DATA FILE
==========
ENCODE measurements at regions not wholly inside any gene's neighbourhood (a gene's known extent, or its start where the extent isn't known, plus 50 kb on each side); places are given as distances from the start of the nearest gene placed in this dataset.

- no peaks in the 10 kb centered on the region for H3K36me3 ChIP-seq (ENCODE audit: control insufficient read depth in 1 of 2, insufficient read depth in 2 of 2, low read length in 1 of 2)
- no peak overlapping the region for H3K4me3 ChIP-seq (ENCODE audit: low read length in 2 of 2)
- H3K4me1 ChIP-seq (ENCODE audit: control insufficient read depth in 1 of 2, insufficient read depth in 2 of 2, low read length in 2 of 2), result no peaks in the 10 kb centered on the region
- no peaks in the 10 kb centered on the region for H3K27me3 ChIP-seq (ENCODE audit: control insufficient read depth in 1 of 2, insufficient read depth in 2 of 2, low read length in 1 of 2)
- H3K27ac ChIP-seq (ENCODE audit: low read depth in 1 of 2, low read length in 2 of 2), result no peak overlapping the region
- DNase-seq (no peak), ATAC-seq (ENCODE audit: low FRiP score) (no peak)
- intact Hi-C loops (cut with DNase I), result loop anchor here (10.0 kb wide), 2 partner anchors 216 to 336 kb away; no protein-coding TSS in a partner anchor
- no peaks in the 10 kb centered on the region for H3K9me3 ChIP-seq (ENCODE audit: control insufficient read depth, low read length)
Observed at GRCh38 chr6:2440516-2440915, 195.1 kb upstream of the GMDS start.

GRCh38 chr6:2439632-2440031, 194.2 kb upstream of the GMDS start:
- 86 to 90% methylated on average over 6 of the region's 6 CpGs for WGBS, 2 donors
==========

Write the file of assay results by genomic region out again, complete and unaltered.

ENCODE measurements at regions not wholly inside any gene's neighbourhood (a gene's known extent, or its start where the extent isn't known, plus 50 kb on each side); places are given as distances from the start of the nearest gene placed in this dataset.

- no peaks in the 10 kb centered on the region for H3K36me3 ChIP-seq (ENCODE audit: control insufficient read depth in 1 of 2, insufficient read depth in 2 of 2, low read length in 1 of 2)
- no peak overlapping the region for H3K4me3 ChIP-seq (ENCODE audit: low read length in 2 of 2)
- H3K4me1 ChIP-seq (ENCODE audit: control insufficient read depth in 1 of 2, insufficient read depth in 2 of 2, low read length in 2 of 2), result no peaks in the 10 kb centered on the region
- no peaks in the 10 kb centered on the region for H3K27me3 ChIP-seq (ENCODE audit: control insufficient read depth in 1 of 2, insufficient read depth in 2 of 2, low read length in 1 of 2)
- H3K27ac ChIP-seq (ENCODE audit: low read depth in 1 of 2, low read length in 2 of 2), result no peak overlapping the region
- DNase-seq (no peak), ATAC-seq (ENCODE audit: low FRiP score) (no peak)
- intact Hi-C loops (cut with DNase I), result loop anchor here (10.0 kb wide), 2 partner anchors 216 to 336 kb away; no protein-coding TSS in a partner anchor
- no peaks in the 10 kb centered on the region for H3K9me3 ChIP-seq (ENCODE audit: control insufficient read depth, low read length)
Observed at GRCh38 chr6:2440516-2440915, 195.1 kb upstream of the GMDS start.

GRCh38 chr6:2439632-2440031, 194.2 kb upstream of the GMDS start:
- 86 to 90% methylated on average over 6 of the region's 6 CpGs for WGBS, 2 donors